And I have now finished doublechecking my initial pfgw finds for interval #9 and everything is fine. So I have added back indices #1568  #1621 to my list. I could extend the indices a bit further since I have done the initial third of interval #10 but I will instead wait until I have finished the entire interval. A doublecheck of the initial third of interval #10 and the secondhalf of interval #14 is ongoing and will take some more days. That large gap between L(22634,20265) <97479> and L(22845,19112) <97807> had me wondering if I had made some copy/paste or drag/drop error in my initial enthusiasm, so the Terminal weirdness wasn't the only thing making me reexamine my results. Somewhere along the way I discovered that xyyxsieve is not limited to ABC files having a maximum of 16000 lines as I had assumed from a reading of "abcfileformats" in the pfgw distribution. To wit: "The current maximum line length for an ABC, ABCD or ABC2 file is just under 16k." Did I misread that? It doesn't refer to the number of lines but rather the size of a single line? It was this mistaken belief that caused me to divide interval #10 into 420 parts. I am now dividing all of my intervals into exactly 36 parts which is much more manageable. 36 parts is what I had been doing in Mathematica so I already have the necessary "border" numbers for creating my ABC files. There are two things I have been tracking since I started looking for (and finding) new Leyland primes. The first is the date of the find. The second is the order of discovery. I soon realized that when the find is close to midnight, the exact date is uncertain. Eventually I wrote into Mathematica a date/time stamp for its finds so that I might be more certain of the day. This also solved the issue of discovery order since the time stamps of finds on two separate computers (or in two programs on the the same computer) told me which preceded the other. I have date/time stamps for PRPs in the pfgw log files. The first PRP in a specific subinterval is the creation date/time for the log file itself which may be had by doing a getinfo on it. Subsequent PRPs added to the file will generate a "modified" date/time for the file. The problem is (or rather might be) that once a third PRP is added, one loses the date/time for the second. A fourth addition will lose the stamp for the third. "Modified" only records the most recent alteration to the file. So the solution is that I will need to actually write down these date/time stamps fairly soon after they are created. Which means that I will need to examine the log files several times a day — but I was doing that anyways since I am constantly looking for new PRPs to add to my list.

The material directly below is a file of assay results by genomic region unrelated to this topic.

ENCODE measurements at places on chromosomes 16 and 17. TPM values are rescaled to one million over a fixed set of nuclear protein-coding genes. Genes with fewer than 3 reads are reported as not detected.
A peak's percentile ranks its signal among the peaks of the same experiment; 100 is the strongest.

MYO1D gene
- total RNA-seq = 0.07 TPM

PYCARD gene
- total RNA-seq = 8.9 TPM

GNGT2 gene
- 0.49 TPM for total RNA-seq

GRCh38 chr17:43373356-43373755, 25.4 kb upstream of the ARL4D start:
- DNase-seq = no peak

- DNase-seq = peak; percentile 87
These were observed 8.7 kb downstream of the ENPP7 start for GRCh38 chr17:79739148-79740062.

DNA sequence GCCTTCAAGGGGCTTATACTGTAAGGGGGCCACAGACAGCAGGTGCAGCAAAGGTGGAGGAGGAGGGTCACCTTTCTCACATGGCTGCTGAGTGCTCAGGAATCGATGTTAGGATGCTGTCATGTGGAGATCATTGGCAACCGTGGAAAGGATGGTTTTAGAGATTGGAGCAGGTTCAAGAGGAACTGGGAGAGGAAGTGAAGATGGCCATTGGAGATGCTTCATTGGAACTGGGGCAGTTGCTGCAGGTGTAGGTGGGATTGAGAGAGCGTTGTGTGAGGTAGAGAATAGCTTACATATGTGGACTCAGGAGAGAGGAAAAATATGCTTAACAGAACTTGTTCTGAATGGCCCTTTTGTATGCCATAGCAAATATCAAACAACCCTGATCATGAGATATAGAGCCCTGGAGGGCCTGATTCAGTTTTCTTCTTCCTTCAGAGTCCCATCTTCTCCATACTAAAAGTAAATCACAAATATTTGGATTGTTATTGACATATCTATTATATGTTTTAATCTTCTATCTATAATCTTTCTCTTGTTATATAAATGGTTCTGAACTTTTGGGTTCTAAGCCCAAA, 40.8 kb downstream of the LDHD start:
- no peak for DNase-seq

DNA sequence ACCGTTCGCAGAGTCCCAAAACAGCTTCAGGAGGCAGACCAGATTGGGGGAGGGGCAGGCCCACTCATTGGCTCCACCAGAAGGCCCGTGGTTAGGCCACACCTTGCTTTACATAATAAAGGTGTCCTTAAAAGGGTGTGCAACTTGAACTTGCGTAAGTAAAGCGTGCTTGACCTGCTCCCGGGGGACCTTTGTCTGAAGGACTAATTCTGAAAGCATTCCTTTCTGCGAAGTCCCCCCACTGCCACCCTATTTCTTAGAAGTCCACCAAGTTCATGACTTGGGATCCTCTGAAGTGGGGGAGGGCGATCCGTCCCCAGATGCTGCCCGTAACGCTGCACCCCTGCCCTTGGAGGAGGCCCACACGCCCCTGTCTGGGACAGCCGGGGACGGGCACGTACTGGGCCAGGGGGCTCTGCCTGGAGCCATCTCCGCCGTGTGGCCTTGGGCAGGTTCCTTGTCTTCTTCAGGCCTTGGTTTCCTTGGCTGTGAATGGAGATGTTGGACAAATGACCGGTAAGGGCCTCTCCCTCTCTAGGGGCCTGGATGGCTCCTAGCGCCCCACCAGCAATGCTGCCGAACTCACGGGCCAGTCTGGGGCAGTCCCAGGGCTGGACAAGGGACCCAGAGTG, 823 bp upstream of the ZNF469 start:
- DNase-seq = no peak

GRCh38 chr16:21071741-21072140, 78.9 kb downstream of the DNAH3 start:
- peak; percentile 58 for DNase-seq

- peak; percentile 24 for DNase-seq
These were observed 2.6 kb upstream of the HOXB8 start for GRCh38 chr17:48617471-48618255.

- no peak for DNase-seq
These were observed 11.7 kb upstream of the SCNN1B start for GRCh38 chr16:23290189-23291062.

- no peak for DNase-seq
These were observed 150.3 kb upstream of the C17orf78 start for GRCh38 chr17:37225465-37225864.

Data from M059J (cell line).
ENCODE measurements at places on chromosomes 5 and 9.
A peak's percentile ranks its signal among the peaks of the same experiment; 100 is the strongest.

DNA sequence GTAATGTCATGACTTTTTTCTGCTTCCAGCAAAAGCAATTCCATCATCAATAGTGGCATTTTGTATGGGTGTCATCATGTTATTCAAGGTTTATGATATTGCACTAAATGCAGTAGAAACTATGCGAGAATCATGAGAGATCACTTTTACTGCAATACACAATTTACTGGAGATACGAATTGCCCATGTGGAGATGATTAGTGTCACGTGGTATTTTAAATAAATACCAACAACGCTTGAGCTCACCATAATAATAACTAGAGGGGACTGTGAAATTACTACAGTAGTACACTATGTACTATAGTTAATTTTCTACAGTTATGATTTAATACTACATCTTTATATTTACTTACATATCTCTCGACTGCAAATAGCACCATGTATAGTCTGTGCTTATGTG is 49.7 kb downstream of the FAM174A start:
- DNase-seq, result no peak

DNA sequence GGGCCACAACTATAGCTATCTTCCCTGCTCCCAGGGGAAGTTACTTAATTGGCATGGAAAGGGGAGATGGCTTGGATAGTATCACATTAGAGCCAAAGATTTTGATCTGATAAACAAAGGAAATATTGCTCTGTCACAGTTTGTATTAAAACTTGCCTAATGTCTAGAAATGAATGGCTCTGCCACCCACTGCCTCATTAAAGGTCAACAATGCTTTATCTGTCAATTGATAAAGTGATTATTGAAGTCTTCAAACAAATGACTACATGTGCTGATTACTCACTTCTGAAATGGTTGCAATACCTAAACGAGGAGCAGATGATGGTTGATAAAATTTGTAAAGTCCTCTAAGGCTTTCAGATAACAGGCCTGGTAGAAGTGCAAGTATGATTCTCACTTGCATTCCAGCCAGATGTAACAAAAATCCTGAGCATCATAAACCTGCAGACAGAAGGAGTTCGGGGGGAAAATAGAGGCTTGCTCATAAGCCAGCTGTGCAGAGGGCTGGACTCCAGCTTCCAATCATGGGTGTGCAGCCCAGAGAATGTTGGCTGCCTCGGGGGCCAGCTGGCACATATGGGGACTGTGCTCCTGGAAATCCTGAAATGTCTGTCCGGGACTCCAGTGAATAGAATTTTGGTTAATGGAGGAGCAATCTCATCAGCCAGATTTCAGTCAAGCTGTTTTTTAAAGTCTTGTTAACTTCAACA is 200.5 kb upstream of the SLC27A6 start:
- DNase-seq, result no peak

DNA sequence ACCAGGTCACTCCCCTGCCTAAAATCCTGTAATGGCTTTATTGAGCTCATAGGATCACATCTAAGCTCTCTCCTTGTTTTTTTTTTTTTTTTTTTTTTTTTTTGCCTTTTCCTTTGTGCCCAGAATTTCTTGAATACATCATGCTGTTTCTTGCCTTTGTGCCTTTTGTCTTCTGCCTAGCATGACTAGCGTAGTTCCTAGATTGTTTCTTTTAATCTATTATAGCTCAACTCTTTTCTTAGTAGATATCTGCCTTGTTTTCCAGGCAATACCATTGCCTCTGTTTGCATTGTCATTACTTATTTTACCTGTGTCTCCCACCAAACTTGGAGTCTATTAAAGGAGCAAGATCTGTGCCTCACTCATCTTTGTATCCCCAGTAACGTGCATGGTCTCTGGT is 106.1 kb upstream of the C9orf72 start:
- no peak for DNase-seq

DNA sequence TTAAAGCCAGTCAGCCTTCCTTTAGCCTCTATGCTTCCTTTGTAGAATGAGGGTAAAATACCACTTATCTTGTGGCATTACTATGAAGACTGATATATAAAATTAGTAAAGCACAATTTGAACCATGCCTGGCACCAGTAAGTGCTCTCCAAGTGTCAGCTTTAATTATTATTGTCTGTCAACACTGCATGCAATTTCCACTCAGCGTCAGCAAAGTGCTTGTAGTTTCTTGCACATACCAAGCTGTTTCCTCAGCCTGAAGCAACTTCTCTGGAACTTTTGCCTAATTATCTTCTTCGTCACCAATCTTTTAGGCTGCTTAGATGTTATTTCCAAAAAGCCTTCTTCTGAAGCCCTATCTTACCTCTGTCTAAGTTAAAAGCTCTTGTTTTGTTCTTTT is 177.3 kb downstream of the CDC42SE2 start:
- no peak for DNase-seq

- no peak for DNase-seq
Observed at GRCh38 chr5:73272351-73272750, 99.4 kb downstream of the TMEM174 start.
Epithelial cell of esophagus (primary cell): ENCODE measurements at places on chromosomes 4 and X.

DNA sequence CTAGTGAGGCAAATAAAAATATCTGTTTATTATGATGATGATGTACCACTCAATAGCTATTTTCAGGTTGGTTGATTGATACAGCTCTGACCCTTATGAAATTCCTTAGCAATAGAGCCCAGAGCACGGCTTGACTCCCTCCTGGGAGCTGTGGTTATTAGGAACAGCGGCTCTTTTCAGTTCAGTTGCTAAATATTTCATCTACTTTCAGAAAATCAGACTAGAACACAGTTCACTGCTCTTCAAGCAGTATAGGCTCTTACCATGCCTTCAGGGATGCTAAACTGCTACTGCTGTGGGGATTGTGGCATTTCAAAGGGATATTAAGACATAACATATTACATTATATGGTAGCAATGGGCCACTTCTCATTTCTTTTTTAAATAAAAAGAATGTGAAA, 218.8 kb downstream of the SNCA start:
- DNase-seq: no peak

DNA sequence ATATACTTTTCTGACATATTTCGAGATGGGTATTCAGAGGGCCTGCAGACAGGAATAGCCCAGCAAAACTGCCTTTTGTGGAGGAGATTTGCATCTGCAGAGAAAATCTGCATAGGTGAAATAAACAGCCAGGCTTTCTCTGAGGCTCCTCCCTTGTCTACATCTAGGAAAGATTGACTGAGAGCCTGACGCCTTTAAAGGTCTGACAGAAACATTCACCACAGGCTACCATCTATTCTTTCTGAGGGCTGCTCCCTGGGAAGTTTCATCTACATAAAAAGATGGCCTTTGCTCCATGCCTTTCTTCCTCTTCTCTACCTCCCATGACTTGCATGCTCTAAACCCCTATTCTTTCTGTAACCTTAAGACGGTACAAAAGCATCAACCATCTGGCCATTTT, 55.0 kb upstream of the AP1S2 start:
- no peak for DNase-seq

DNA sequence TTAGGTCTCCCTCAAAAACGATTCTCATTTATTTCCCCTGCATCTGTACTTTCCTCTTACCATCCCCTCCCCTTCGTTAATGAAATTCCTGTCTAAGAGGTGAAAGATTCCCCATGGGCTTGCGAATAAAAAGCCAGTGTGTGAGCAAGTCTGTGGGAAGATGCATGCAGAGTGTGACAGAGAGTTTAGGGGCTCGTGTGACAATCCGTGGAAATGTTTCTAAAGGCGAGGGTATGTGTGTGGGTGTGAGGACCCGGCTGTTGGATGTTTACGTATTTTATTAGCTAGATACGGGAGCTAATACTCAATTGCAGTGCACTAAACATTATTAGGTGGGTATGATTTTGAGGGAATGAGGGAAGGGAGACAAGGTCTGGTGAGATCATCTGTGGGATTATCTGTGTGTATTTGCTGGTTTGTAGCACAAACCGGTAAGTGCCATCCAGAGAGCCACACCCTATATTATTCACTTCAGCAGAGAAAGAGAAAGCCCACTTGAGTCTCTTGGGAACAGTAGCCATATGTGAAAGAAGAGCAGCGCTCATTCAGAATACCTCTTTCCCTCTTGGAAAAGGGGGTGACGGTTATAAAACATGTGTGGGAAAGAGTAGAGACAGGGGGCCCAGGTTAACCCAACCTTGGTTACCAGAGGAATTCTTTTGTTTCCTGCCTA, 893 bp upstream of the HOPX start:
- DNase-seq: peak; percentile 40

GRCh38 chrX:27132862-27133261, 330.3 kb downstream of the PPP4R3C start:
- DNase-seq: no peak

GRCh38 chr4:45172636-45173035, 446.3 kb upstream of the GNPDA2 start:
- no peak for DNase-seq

20200724, 01:25  #395